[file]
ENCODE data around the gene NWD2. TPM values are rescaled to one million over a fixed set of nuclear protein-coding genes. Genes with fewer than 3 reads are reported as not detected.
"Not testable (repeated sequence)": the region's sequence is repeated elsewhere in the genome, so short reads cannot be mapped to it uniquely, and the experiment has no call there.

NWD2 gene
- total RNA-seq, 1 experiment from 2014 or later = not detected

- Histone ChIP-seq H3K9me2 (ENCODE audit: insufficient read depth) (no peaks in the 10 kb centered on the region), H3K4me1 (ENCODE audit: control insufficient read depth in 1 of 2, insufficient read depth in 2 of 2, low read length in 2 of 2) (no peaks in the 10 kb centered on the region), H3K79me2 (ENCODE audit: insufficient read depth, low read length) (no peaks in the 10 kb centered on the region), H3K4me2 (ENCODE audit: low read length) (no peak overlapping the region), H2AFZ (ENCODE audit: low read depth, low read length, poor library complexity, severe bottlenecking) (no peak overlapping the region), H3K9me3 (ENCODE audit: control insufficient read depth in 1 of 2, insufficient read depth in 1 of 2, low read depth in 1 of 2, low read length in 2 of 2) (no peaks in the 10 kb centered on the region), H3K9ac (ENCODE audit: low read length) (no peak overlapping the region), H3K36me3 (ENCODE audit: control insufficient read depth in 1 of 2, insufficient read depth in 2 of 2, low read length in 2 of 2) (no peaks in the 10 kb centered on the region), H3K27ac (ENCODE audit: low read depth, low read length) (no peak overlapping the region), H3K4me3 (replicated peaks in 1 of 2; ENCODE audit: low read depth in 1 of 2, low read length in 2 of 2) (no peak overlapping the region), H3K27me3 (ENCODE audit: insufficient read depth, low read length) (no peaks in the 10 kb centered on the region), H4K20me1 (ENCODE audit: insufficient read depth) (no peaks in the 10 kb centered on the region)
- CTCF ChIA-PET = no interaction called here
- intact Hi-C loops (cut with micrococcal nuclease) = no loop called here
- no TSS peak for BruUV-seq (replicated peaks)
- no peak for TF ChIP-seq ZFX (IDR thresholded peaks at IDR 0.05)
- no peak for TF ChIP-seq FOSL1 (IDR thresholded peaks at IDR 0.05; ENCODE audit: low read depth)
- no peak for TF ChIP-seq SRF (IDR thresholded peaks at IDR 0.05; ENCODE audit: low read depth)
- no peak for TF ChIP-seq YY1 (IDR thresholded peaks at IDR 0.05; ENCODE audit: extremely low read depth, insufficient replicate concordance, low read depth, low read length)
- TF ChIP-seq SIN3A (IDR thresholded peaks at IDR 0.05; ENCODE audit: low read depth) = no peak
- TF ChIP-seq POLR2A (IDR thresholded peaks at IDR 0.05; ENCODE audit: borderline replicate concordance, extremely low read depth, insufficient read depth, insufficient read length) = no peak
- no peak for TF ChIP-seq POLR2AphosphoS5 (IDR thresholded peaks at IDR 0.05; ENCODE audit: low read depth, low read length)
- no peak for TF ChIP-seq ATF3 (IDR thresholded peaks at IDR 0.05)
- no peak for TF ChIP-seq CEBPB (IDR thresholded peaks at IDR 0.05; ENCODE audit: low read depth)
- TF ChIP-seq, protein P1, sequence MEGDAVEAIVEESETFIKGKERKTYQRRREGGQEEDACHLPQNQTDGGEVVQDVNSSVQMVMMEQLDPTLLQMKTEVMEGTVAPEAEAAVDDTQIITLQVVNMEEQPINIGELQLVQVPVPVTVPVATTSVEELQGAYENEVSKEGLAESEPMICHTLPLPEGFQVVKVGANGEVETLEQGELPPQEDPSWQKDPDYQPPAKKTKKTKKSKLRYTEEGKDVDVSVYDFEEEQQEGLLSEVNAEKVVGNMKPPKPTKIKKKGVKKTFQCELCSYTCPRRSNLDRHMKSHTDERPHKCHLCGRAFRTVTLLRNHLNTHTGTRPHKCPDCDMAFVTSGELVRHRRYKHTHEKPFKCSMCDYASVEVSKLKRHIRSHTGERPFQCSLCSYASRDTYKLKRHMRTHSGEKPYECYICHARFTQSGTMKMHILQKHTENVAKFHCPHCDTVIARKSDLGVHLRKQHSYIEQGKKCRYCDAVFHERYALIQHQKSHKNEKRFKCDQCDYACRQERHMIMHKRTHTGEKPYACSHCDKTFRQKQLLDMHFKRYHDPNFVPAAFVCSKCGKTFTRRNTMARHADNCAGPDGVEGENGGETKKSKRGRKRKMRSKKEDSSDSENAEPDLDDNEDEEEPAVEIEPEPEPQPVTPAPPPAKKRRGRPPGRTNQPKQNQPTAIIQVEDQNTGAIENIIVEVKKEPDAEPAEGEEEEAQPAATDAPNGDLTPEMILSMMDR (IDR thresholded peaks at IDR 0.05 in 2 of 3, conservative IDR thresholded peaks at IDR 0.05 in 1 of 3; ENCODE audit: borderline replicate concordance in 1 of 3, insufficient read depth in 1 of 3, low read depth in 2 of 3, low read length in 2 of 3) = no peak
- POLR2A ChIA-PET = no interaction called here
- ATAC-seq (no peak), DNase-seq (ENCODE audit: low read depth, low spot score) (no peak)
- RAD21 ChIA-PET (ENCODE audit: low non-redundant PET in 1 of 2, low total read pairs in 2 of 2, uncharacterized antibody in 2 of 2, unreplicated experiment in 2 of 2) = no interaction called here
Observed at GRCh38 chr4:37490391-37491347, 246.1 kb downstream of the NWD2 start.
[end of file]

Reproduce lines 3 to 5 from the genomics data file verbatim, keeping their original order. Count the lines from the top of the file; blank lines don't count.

NWD2 gene
- total RNA-seq, 1 experiment from 2014 or later = not detected

- Histone ChIP-seq H3K9me2 (ENCODE audit: insufficient read depth) (no peaks in the 10 kb centered on the region), H3K4me1 (ENCODE audit: control insufficient read depth in 1 of 2, insufficient read depth in 2 of 2, low read length in 2 of 2) (no peaks in the 10 kb centered on the region), H3K79me2 (ENCODE audit: insufficient read depth, low read length) (no peaks in the 10 kb centered on the region), H3K4me2 (ENCODE audit: low read length) (no peak overlapping the region), H2AFZ (ENCODE audit: low read depth, low read length, poor library complexity, severe bottlenecking) (no peak overlapping the region), H3K9me3 (ENCODE audit: control insufficient read depth in 1 of 2, insufficient read depth in 1 of 2, low read depth in 1 of 2, low read length in 2 of 2) (no peaks in the 10 kb centered on the region), H3K9ac (ENCODE audit: low read length) (no peak overlapping the region), H3K36me3 (ENCODE audit: control insufficient read depth in 1 of 2, insufficient read depth in 2 of 2, low read length in 2 of 2) (no peaks in the 10 kb centered on the region), H3K27ac (ENCODE audit: low read depth, low read length) (no peak overlapping the region), H3K4me3 (replicated peaks in 1 of 2; ENCODE audit: low read depth in 1 of 2, low read length in 2 of 2) (no peak overlapping the region), H3K27me3 (ENCODE audit: insufficient read depth, low read length) (no peaks in the 10 kb centered on the region), H4K20me1 (ENCODE audit: insufficient read depth) (no peaks in the 10 kb centered on the region)